BURNABY—April 28 is the National Day of Mourning for workers killed or injured as a result of unhealthy work environments.
This day is particularly important for CUPE members as it was CUPE’s National Health and Safety Committee who, in 1984, first proposed the idea for a day to honour workers injured or killed at work. This year will mark the 26th National Day of Mourning and it will be recognized in more than a hundred countries around the world.
Conservative estimates report that on average, three Canadian workers are killed every day. That means in a typical year, there are approximately 1,000 workers killed in Canada. Add these statistics to the approximately one million workplace injuries and thousands of workers that are made sick or diseased by their work or workplaces in Canada.
The International Labour Organization (ILO), an agency of the United Nations, reports that more than two million people worldwide die from occupational accidents or work-related diseases every year. The ILO conservatively estimates that there are 270 million occupational accidents and 160 million cases of occupational disease across the globe every year. Many of these injuries are not reported, compensation for workers and their families is limited, and penalties for employers and management are rarely imposed.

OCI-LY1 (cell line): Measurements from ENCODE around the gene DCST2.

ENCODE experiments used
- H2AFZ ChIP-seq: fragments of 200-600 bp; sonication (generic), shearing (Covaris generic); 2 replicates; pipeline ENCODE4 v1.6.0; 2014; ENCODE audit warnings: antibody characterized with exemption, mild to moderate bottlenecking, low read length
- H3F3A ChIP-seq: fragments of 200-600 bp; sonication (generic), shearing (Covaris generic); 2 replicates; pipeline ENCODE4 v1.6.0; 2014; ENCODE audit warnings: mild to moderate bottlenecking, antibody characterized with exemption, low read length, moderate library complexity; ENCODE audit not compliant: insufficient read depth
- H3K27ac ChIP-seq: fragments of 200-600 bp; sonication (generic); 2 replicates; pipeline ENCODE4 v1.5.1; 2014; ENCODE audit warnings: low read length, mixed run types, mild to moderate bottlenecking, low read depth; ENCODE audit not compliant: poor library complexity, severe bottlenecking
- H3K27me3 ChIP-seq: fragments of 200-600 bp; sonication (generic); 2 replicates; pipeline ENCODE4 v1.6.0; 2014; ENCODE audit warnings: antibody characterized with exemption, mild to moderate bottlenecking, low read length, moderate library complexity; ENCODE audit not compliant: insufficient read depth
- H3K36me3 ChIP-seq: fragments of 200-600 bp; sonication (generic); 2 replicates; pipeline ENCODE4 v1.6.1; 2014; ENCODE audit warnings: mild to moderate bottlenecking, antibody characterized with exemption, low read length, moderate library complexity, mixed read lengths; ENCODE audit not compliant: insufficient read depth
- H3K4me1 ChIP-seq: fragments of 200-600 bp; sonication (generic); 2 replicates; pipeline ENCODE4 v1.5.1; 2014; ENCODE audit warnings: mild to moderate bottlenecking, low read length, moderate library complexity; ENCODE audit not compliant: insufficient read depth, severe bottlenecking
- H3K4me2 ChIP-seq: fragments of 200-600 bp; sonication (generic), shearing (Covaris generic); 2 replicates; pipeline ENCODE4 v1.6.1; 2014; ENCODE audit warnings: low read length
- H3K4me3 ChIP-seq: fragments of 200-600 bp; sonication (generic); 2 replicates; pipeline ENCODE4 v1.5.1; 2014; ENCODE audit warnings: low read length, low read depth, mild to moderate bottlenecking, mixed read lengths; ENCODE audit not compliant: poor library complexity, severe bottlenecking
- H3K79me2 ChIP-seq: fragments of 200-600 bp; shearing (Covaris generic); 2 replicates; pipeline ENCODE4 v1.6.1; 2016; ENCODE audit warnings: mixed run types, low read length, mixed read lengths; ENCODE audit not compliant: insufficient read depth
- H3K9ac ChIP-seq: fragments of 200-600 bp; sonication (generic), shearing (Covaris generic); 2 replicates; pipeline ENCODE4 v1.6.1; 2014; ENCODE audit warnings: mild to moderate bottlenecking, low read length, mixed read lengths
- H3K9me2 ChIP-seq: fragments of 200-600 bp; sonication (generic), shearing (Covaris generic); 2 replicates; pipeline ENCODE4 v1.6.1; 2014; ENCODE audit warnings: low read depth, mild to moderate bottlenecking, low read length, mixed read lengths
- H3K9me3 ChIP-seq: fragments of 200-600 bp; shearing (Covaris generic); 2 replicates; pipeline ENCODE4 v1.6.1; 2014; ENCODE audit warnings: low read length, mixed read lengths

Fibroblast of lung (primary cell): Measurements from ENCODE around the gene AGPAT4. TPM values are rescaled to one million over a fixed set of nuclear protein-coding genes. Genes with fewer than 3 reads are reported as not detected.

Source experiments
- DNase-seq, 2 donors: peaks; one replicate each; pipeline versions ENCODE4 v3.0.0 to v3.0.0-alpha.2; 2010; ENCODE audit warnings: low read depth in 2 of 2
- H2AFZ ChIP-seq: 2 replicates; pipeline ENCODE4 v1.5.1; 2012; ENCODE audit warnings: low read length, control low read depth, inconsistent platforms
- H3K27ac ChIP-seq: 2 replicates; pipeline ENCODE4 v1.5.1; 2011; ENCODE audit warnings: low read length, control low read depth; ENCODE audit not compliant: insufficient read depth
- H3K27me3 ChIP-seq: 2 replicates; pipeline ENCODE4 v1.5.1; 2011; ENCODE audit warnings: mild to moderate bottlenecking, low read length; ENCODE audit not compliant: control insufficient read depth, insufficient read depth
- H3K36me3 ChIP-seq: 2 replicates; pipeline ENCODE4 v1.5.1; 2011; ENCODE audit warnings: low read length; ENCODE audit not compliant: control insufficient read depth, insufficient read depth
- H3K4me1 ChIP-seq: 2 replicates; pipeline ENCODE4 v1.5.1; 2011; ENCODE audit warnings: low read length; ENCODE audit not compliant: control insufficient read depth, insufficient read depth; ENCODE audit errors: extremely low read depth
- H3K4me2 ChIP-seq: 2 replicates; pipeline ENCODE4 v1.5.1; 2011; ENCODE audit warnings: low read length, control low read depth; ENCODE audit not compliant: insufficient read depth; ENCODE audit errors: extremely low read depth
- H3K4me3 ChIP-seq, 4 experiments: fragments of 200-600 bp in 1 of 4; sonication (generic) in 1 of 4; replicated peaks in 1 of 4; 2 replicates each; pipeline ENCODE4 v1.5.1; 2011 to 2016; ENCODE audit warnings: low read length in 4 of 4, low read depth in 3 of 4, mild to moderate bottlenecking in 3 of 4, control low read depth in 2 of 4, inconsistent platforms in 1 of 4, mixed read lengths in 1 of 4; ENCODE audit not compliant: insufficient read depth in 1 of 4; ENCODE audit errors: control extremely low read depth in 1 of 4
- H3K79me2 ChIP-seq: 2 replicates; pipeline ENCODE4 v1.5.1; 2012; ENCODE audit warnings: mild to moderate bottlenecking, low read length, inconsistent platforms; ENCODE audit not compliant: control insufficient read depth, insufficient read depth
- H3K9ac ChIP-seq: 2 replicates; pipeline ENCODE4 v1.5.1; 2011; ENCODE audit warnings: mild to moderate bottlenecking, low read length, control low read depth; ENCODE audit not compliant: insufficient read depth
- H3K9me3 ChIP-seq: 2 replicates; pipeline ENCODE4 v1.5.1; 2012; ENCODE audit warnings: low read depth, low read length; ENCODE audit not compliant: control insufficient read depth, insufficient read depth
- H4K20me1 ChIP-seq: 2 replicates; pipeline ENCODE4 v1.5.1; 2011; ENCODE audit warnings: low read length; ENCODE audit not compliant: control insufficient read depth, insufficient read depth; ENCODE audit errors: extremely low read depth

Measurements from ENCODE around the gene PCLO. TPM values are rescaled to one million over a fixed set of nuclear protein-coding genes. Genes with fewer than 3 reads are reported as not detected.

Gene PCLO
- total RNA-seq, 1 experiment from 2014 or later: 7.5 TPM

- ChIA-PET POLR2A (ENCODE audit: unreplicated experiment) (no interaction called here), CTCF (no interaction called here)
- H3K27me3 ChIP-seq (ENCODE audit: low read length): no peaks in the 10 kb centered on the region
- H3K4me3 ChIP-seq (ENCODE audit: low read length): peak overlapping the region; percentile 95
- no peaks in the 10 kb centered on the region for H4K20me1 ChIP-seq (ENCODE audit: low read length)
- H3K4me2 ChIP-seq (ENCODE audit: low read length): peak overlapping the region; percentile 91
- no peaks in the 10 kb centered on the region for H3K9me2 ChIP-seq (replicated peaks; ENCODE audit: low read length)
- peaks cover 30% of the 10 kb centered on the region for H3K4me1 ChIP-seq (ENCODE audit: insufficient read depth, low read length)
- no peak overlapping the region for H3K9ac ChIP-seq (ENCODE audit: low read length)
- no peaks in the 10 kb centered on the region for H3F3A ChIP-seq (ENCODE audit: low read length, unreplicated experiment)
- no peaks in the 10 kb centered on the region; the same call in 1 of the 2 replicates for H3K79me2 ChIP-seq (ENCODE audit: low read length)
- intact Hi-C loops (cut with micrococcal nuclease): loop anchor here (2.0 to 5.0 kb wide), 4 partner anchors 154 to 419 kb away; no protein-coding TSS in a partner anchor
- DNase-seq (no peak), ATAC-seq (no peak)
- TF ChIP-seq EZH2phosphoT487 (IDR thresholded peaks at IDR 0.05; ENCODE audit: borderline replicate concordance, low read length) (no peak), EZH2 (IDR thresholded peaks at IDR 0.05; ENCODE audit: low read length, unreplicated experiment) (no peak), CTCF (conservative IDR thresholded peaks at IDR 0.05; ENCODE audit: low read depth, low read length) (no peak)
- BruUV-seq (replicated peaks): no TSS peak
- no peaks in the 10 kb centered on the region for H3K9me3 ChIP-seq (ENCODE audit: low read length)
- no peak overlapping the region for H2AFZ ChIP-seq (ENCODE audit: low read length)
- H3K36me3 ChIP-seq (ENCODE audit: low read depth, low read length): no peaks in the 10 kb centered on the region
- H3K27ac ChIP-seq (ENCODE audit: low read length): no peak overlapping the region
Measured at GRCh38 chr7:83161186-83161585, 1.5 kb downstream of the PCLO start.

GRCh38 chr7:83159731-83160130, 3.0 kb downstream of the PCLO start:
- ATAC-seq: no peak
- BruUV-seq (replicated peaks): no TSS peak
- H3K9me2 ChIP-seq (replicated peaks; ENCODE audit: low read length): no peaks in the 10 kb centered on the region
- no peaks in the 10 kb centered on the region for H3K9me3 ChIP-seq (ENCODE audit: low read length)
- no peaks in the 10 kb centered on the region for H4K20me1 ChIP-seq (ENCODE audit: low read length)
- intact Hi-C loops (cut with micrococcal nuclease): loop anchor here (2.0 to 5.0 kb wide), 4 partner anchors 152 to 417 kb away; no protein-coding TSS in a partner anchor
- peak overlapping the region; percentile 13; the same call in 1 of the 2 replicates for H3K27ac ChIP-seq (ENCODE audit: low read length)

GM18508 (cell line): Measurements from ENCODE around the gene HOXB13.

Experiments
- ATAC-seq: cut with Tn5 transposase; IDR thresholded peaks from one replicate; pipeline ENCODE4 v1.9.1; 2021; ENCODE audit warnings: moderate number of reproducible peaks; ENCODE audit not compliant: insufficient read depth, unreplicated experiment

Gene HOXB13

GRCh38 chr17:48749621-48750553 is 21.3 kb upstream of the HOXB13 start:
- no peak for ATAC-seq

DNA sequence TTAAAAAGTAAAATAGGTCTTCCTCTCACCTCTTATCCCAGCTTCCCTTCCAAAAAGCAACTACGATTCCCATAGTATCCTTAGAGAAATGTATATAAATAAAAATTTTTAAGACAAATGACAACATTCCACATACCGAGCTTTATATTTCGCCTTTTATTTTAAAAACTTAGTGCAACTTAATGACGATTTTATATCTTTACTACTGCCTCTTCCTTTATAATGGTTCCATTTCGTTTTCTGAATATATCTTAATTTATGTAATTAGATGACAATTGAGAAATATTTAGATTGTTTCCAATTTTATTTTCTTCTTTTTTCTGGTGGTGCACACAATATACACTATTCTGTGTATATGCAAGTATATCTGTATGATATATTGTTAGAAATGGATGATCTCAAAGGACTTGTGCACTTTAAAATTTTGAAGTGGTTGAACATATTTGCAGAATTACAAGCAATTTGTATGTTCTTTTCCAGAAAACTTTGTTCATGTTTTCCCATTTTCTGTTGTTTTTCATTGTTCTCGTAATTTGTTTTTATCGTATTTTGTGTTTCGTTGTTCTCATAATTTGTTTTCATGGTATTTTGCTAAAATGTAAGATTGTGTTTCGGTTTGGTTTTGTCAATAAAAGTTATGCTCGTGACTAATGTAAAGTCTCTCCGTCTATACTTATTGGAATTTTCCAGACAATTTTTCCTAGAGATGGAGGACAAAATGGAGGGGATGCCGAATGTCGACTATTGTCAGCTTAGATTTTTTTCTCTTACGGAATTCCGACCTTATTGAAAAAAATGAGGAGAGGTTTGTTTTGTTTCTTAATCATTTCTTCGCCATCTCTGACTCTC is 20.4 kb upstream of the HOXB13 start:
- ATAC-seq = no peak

Today in Canada, from coast to coast to coast, ceremonies are being held to recognize workers who have been killed or injured in the workplace during the last year.
Three CUPE members lost their lives while on the job this past year.
Go to the calendar of upcoming events to check on Day of Mourning ceremonies in your area. Please send photos of events in your area and we will post them to our photo gallery.